Friday, September 21, 2007

Major show of EIS support at Governor's Kauai Q&A

Gov. Linda Lingle met with people on Kauai yesterday to discuss the plans for the return of the Superferry to Nawiliwili Harbor. More than 1,000 people filled the Kauai Convention Center to speak and listen to testimony. Noelani Josselin, right, screamed in protest during the announcement of the Coast Guard's plans for the ferry's arrival in Nawiliwili.


Lingle meets with Kauai citizens as Superferry opponents try to drown out officials with booing and jeering


The Superferry controversy turned boisterous last night as its opponents on Kauai heckled Gov. Linda Lingle, who was on the island to explain Nawiliwili Harbor security measures.

Superferry supporters shot back with jeers of their own, but both sides remained peaceful.

The purpose of the meeting was to explain the emergency security zones the Coast Guard will put in place when the Superferry returns to Nawiliwili on Wednesday. But Barry Fukunaga, state Department of Transportation director, was barely able to be heard over the chorus of boos and chants of "EIS" (meaning "environmental impact statement") from the audience.

A protest against the Superferry was held in front of the historic Kauai County Building before yesterday's meeting.

A number of speakers said the ferry would be a good idea -- if the proper environmental assessment procedure were followed.

On Maui, meanwhile, the president of the Pacific Whale Foundation testified in a court hearing that the Superferry's routes go right through areas populated with humpbacks during their annual migration.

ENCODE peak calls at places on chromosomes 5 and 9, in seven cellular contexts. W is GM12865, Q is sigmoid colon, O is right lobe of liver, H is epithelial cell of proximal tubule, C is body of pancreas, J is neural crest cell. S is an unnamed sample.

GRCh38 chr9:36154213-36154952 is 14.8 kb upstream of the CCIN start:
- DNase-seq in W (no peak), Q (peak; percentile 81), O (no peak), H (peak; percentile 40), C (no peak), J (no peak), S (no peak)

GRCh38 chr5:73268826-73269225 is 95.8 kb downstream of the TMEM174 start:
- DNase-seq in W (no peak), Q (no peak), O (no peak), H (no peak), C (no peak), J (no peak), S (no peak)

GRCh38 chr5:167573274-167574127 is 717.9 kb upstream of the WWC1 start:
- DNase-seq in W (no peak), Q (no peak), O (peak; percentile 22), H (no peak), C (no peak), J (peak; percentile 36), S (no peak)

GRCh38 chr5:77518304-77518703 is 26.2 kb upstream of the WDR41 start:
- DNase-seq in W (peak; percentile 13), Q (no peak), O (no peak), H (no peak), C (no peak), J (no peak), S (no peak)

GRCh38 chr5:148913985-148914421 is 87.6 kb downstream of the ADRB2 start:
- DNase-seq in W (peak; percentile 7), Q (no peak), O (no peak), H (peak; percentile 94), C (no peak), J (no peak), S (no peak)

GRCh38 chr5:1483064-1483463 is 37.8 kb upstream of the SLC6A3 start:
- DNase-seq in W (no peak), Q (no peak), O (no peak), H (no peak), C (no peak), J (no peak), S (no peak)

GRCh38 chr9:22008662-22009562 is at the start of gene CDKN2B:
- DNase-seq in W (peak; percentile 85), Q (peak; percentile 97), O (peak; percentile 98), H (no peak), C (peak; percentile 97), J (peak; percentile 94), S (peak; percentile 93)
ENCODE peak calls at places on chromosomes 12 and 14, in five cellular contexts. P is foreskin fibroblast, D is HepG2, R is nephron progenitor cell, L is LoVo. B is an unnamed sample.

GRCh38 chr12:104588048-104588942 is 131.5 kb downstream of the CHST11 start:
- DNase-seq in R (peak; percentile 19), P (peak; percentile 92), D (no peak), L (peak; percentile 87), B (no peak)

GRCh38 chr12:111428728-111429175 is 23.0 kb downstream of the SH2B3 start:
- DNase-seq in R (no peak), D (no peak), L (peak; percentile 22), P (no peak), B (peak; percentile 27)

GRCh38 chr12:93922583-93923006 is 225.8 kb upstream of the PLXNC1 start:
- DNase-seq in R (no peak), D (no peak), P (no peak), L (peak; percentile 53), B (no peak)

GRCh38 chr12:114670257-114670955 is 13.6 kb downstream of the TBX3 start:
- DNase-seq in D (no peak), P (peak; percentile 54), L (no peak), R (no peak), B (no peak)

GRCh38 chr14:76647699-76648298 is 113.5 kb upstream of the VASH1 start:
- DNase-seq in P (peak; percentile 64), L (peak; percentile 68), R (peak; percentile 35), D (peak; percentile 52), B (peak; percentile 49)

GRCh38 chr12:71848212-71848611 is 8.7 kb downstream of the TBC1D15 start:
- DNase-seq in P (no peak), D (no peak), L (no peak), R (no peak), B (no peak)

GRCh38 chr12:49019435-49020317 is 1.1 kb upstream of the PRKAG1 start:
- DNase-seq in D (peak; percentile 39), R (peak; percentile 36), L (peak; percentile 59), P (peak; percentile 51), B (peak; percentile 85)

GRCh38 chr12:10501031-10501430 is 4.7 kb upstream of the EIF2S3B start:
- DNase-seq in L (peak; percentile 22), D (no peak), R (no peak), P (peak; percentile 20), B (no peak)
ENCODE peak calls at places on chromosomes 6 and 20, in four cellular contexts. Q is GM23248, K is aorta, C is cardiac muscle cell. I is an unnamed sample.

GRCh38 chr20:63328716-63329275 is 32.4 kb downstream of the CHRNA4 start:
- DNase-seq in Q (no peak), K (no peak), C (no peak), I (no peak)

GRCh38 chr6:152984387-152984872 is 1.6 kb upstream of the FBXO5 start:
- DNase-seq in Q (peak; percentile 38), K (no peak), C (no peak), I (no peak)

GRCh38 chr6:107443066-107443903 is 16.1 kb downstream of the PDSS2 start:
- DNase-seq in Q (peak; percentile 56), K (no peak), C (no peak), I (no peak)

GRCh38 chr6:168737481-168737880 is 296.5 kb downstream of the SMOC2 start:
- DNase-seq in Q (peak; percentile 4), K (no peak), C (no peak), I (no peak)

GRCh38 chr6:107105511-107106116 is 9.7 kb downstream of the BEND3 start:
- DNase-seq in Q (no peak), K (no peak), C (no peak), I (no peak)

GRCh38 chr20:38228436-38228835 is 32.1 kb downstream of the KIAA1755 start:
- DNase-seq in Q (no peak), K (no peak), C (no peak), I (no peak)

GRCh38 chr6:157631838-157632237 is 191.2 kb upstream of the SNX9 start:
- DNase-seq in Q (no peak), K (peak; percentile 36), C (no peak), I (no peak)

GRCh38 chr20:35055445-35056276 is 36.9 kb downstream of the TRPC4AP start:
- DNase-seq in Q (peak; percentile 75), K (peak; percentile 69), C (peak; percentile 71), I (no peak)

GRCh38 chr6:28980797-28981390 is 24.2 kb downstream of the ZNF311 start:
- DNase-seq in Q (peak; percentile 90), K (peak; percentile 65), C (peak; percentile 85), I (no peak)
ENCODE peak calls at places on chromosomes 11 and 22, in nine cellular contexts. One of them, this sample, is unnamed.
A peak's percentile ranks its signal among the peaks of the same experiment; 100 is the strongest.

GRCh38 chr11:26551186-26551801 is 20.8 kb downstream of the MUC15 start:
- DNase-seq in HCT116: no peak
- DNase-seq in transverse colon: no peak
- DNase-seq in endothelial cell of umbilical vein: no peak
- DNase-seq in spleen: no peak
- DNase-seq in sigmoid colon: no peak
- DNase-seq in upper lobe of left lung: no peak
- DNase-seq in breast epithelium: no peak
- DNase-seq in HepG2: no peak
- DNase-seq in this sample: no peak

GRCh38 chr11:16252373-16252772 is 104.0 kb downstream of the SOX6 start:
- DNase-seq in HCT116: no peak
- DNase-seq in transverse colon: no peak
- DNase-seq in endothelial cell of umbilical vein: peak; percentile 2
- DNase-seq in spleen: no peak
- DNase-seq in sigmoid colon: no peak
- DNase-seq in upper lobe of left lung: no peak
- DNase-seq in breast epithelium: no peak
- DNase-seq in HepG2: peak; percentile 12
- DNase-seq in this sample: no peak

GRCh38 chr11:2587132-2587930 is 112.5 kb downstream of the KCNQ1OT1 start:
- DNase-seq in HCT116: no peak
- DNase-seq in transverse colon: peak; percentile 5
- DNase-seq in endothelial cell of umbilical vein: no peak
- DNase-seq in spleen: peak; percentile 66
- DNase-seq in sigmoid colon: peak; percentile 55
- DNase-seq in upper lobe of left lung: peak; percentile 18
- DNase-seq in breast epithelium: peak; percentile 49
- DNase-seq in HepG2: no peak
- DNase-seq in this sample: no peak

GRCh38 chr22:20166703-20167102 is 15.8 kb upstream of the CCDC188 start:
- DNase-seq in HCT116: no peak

Circuit Judge Joseph Cardoza is hearing testimony as he considers whether the Superferry may operate while an environmental assessment is conducted in accordance with a recent Supreme Court ruling.


Charly Andrade, a handicapped person, was moved to tears yesterday as she spoke of the advantages the Superferry offers the handicapped during her testimony at the Kauai Convention Center.

LIHUE » Gov. Linda Lingle was booed and heckled at a meeting held on Kauai last night to explain the Hawaii Superferry's resumption of service to the Garden Isle next week.

But it was not just opponents making angry comments at the Kauai War Memorial Convention Hall last night. More than 150 Superferry supporters -- including Superferry employees and their families flown over from Oahu by the company -- expressed their displeasure with protesters, often heckling anti-Superferry speakers and showing their support for the governor.

The meeting -- which was loud and boisterous but peaceful -- was supposed to explain to the crowd the emergency security zones the Coast Guard will put in place when the Superferry returns to Nawiliwili on Wednesday.

But the governor said in her opening remarks that she would allow the dozens of speakers to express all their thoughts on the Superferry.